(KPLR) - The father of a heroin addict helped his son run from the law. He`s now helping other addicts run. He`s risking felony charges to save their lives.
Dave Admire feared his son Brad would die if he didn`t get more intense rehab in another state. The problem was that his son was about to get an ankle monitor after a third felony theft conviction. Before authorities showed up, Admire put his son on an airplane to Florida.
Admire told me, 'The parole agent got to my house to put the ankle bracelet on and I explained he`s not here. She said is he gone? Missing? I said no he`s not missing, he`s in a safe place and he`ll be back in maybe six months.'
Dave Admire said his son Brad's been to rehab 5 times in Illinois. He had to find another option.
Admire said, 'They essentially told me I could be arrested for aiding and abetting a felon. As a father, I did what was right and sent him anyway.'
For two reasons, he said.
1. Get him away from where he found heroin, where familiar people or sights make addicts want to use again.
2. Get him better help. He said states like Florida offer longer and more intense treatment.
Admire told me, 'In Florida you can get at least 56 days treatment. Generally in Illinois it`s 14-28 days depending on what the insurance company allows.'
We caught up with his son in Florida, along with advocate Chad Sabora, who helped coordinate his treatment.
Brad sat with Sabora as he said, 'If you can have violations of parole or warrants out for your arrest because you left the State trying to better your life, so be it, in order to be clean and sober and know you`re not going to die that day."
Brad is doing so well, Dave is now helping other addicts. He told me, 'This weekend I was taking a young man to the airport to send him to Florida for treatment and got to his residence to pick him up and nobody answered the door and found him overdosed in his bedroom.'
Dave revived him with a shot of Narcan, a medicine that knocks opiates out of the receptors in a user`s brain. Dave later walked the addict through Lambert International Airport to put him on a plane.
Dave said, 'He was very thankful to be alive, realized he had a second chance at life and maybe it may help him with his recovery because he may think about the day before he went.' He added, 'I`ve had other family members come to me that`s actually lost a child because they couldn`t leave the state because of the parole board. They overdosed and died.'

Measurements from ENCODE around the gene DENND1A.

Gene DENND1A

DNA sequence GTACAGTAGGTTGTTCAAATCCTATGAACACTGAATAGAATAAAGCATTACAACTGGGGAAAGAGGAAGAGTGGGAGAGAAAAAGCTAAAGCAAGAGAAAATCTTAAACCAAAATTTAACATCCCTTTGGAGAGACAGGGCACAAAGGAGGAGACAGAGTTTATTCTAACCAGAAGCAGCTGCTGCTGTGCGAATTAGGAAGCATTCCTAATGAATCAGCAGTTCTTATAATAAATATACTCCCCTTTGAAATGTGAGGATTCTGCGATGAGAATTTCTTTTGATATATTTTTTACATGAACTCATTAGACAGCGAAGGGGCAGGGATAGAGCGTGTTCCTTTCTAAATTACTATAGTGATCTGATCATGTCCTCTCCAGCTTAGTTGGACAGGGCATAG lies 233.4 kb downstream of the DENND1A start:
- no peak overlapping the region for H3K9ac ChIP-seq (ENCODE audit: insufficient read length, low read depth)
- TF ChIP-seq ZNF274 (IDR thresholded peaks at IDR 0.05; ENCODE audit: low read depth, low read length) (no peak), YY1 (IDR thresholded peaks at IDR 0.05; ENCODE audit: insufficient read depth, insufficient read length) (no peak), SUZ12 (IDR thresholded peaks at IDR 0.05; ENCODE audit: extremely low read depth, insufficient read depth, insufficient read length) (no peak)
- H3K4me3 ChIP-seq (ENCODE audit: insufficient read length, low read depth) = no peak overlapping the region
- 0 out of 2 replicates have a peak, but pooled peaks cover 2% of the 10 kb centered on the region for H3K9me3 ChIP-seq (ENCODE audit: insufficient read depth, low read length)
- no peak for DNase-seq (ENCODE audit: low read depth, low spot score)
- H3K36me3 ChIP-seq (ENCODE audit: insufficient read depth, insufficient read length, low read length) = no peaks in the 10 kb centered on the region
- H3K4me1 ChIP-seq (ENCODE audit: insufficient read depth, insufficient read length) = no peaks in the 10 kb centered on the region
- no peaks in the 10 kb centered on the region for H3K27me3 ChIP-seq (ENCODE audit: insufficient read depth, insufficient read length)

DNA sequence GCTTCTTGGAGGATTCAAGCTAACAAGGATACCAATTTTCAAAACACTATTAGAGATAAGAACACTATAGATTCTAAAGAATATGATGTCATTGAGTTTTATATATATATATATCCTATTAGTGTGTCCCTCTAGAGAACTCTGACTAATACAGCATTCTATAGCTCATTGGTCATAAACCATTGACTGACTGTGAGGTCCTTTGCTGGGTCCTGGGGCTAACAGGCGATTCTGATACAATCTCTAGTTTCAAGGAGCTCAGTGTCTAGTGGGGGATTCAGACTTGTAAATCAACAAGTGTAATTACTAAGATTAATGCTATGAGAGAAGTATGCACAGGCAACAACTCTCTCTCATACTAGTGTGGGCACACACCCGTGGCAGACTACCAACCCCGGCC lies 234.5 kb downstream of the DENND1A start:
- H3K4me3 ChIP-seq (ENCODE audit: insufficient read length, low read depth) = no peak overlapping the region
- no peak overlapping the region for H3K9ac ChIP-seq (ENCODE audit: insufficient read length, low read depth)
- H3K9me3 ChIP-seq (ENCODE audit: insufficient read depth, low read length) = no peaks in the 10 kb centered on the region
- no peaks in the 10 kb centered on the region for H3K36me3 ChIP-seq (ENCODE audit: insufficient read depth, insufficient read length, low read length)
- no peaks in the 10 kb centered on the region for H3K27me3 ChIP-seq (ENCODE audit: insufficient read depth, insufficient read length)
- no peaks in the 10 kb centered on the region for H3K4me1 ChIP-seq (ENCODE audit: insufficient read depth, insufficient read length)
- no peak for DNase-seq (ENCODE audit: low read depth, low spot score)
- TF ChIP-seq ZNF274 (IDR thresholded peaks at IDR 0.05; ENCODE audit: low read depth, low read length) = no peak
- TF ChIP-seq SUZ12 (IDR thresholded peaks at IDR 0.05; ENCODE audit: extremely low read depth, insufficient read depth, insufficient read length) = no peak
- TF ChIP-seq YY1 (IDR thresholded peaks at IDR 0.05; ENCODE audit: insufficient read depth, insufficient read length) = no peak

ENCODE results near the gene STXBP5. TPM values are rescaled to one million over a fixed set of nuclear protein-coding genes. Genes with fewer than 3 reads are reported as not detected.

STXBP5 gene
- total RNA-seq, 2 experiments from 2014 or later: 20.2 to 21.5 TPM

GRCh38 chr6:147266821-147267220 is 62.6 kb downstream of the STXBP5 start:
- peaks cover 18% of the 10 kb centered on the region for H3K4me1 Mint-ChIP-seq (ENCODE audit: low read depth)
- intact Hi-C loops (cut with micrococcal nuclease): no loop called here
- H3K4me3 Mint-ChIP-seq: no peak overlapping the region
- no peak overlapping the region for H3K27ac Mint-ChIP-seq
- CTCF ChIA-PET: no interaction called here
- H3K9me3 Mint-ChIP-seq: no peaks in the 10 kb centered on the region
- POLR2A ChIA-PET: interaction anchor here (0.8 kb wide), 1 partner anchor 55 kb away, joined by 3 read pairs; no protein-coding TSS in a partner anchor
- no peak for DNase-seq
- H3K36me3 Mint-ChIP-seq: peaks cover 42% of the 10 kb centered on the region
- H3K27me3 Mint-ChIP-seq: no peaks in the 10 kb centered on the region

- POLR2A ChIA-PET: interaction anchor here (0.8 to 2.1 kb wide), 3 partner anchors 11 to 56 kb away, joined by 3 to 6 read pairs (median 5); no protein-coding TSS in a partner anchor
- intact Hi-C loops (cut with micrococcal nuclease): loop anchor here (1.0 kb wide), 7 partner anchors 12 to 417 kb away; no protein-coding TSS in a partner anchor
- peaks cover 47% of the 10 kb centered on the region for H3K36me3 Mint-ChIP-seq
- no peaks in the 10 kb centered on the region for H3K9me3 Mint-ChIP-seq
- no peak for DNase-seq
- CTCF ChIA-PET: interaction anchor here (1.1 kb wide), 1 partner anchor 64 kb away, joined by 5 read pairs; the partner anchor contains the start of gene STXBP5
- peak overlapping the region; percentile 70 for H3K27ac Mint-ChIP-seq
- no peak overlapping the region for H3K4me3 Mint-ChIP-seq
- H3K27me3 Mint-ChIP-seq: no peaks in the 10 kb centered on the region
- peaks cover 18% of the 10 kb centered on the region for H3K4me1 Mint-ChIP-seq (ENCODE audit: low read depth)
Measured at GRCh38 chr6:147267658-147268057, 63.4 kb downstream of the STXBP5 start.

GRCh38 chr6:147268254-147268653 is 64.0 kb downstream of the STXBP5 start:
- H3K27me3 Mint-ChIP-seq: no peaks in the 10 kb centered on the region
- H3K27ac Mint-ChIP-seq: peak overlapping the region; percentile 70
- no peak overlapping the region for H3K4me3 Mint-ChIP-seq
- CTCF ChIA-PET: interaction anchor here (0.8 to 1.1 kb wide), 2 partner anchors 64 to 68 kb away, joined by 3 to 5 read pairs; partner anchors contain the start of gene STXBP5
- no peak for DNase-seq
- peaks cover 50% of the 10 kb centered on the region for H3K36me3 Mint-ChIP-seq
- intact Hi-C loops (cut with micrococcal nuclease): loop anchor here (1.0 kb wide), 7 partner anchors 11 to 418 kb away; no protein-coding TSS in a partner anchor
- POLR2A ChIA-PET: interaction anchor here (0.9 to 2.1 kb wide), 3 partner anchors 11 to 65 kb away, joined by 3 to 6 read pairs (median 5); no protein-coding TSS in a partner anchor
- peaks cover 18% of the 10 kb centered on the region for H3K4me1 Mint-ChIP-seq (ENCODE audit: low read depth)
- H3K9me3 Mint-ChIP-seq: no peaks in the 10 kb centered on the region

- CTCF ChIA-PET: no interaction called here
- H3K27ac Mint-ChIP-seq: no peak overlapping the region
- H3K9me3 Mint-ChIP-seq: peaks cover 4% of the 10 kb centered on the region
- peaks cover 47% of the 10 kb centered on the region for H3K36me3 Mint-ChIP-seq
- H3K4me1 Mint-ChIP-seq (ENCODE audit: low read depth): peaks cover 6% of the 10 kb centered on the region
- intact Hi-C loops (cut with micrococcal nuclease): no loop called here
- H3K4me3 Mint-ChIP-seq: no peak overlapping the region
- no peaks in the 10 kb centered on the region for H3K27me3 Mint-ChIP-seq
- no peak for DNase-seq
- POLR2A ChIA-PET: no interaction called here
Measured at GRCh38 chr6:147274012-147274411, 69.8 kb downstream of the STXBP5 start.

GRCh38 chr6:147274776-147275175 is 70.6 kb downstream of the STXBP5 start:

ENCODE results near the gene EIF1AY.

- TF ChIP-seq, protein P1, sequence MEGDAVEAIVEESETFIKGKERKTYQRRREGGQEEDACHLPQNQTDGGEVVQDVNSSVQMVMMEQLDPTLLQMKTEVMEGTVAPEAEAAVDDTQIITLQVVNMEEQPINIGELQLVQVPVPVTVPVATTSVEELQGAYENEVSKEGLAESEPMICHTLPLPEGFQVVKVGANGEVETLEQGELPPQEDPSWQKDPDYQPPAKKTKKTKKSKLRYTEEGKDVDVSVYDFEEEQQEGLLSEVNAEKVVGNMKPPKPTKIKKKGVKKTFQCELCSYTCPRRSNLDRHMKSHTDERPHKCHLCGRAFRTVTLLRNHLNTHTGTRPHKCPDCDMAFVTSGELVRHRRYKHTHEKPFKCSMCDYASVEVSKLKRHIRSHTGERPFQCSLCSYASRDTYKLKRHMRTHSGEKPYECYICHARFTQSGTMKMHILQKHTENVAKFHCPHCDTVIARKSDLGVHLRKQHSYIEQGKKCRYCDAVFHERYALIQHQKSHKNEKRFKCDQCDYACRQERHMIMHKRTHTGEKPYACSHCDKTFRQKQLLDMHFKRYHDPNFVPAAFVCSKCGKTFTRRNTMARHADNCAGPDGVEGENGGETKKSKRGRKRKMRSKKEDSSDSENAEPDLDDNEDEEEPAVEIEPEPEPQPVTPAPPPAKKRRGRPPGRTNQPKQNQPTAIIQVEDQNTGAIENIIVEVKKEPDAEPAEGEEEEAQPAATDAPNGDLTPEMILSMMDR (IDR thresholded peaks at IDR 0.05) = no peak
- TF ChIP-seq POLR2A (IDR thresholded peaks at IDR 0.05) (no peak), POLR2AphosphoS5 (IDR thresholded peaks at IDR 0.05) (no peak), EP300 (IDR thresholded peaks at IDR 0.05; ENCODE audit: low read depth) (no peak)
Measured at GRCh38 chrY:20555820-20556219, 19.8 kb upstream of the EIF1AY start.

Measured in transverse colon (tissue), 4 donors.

Troy Police Detective Chris Coyne told me, 'We`ll never arrest our way out of this problem.'
Detective Coyne is looking for new ways to combat heroin.
He said, 'I`m tired of going to death scenes. I`m tired of talking to parents who have lost their children. It`s not how it`s supposed to be.'
Coyne is talking to whoever he can, not just to educate, but also to learn something himself.
He said, 'As a police officer, obviously I can`t condone breaking the law. As a parent, when you have something that`s turned into an epidemic, maybe even a pandemic like this has, at least I understand the drastic measures that parents are going through to save their kids.'
In Brad Admire`s case, he was not arrested. His Dad Dave Admire and advocate Chad Sabora communicated with authorities about where he was. They didn`t hide anything. Admire and Sabora are now working on a program that would allow addicts with convictions to leave the state for the best help. It`s called the Missouri Network Angel Initiative. You can find out more about the initiative though the Missouri Network For Opiate Reform & Recovery. You'll find information about the Angel Initiative under the "Find Help" tab. Chad Sabora is now working with authorities in Madison County, Il. Sabora says he will add more counties in IL and MO as the need arises. Sabora is coordinating the new initiative with Preferred Family Healthcare, Gateway Foundation and Chestnut Foundation in Illinois. In Florida, Sabora is working with Waters Edge Recovery in Florida, where Brad Admire went.
Follow Fox 2`s Chris Hayes on Twitter @ChrisHayesTV